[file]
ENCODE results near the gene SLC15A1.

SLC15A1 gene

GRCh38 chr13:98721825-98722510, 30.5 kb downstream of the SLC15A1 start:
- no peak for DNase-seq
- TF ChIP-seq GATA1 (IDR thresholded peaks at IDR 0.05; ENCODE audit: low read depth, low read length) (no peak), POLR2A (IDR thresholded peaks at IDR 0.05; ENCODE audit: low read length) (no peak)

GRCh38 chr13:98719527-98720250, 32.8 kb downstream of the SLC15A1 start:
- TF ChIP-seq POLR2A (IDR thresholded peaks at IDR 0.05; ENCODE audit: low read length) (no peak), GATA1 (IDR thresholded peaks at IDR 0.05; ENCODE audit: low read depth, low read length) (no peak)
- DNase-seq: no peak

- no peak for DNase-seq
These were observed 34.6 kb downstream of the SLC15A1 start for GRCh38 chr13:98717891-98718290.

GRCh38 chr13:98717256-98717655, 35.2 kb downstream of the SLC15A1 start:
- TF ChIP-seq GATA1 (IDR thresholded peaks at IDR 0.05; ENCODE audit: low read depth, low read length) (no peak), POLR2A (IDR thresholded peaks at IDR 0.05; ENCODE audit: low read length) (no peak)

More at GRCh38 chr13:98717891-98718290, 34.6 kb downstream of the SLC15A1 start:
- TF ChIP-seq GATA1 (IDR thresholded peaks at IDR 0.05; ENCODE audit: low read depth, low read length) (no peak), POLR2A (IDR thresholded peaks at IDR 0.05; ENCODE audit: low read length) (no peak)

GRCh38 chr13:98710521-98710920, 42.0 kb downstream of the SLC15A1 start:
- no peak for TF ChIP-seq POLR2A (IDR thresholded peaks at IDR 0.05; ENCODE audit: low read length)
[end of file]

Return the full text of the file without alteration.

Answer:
ENCODE results near the gene SLC15A1.

SLC15A1 gene

GRCh38 chr13:98721825-98722510, 30.5 kb downstream of the SLC15A1 start:
- no peak for DNase-seq
- TF ChIP-seq GATA1 (IDR thresholded peaks at IDR 0.05; ENCODE audit: low read depth, low read length) (no peak), POLR2A (IDR thresholded peaks at IDR 0.05; ENCODE audit: low read length) (no peak)

GRCh38 chr13:98719527-98720250, 32.8 kb downstream of the SLC15A1 start:
- TF ChIP-seq POLR2A (IDR thresholded peaks at IDR 0.05; ENCODE audit: low read length) (no peak), GATA1 (IDR thresholded peaks at IDR 0.05; ENCODE audit: low read depth, low read length) (no peak)
- DNase-seq: no peak

- no peak for DNase-seq
These were observed 34.6 kb downstream of the SLC15A1 start for GRCh38 chr13:98717891-98718290.

GRCh38 chr13:98717256-98717655, 35.2 kb downstream of the SLC15A1 start:
- TF ChIP-seq GATA1 (IDR thresholded peaks at IDR 0.05; ENCODE audit: low read depth, low read length) (no peak), POLR2A (IDR thresholded peaks at IDR 0.05; ENCODE audit: low read length) (no peak)

More at GRCh38 chr13:98717891-98718290, 34.6 kb downstream of the SLC15A1 start:
- TF ChIP-seq GATA1 (IDR thresholded peaks at IDR 0.05; ENCODE audit: low read depth, low read length) (no peak), POLR2A (IDR thresholded peaks at IDR 0.05; ENCODE audit: low read length) (no peak)

GRCh38 chr13:98710521-98710920, 42.0 kb downstream of the SLC15A1 start:
- no peak for TF ChIP-seq POLR2A (IDR thresholded peaks at IDR 0.05; ENCODE audit: low read length)